Did you know that Uganda’s first medal was a team bronze in the men’s juniors in 2000?
Uganda is hosting the 2017 IAAF World Cross Country Championships on March 26. Here is some bit of information about this tournmanent that you could chew on in our 'Did you know' compilation.
- Uganda made its inaugural appearance at the World Cross Country in 1996. This was the 24th edition of the then annual competition in Stellenbosch, South Africa.
- Godfrey Nyombi in 102 position was Uganda's best performer followed by Alex Malinga at 113. Ronald Mujuni was third at 131. Next was Clement Omagoro at 157, Ben Chesang 177, Milton Andabati 193 and Boaz Matsiko 200.
- Kenya's Paul Tergat won the senior men's 12.15 kilometre race in 33:44 minutes.
- Uganda's second appearance was in the Italian city of Turin at the Parco del Valentino in 1997. Uganda that time featured in the junior men's race.
- Godfrey Nyombi finished eighth; Jafred Lorone 13, Ben Chesang 32 and Vincent Moroga 82.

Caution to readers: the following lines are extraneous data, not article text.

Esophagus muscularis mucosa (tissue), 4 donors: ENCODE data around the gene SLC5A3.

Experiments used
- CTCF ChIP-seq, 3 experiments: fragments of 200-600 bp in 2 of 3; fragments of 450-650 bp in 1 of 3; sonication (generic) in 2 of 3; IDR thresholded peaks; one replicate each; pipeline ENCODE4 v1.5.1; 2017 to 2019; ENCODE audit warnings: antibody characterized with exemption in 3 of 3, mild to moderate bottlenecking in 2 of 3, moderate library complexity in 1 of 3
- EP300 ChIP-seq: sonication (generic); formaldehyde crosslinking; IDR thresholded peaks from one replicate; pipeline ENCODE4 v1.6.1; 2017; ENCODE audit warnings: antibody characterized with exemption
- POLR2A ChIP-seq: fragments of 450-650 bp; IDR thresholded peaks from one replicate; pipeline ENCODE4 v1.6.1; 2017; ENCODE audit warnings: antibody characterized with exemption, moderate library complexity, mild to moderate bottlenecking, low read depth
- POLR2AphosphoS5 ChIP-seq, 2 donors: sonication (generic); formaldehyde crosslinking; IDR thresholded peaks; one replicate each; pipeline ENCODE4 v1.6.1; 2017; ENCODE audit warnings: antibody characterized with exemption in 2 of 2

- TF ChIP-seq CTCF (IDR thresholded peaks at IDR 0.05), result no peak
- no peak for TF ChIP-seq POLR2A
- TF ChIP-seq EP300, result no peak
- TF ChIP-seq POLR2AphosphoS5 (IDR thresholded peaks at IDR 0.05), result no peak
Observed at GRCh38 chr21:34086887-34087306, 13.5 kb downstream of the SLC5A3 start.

- Uganda's best performance has been silver. Moses Kipsiro finished second in 2009 in Jordan Amman in the senior men's race. Uganda's Boniface Kiprop also won silver as a junior in 2003 and 2004. Thomas Ayeko was also a silver medalist in the juniors category in 2011.
- Uganda's first medal was a team bronze in the men's juniors in 2000. The team comprised of Martin Toroitich in 11th position, Paul Wakou (15), Job Sikoria (20), Johnny Okello (22). Boniface Kiprop who was 27th did not score.
- Between 2000 and 2004 Uganda won four consecutive bronze medals in the junior men's event. Uganda has won a total of eight team bronze in this category.
- Uganda's best female performance has been team bronze. This was by the juniors in 2010 and seniors in 2015 in Guiyang, China.
- In an incredible show of dominance, the senior men's team race has been won by Ethiopia or Kenya every year since 1981 in both the short and long races. These nations have enjoyed a similar stranglehold on the junior men's races since 1982.
- In the senior men's 12 km race, Kenya won the world championships for an astounding 18 years in a row, from 1986 through 2003, a record unequaled.